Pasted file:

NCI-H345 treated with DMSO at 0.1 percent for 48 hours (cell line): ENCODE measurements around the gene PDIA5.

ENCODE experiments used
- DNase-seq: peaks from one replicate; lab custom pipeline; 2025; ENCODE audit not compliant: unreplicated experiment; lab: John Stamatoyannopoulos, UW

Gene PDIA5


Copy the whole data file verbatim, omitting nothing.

NCI-H345 treated with DMSO at 0.1 percent for 48 hours (cell line): ENCODE measurements around the gene PDIA5.

ENCODE experiments used
- DNase-seq: peaks from one replicate; lab custom pipeline; 2025; ENCODE audit not compliant: unreplicated experiment; lab: John Stamatoyannopoulos, UW

Gene PDIA5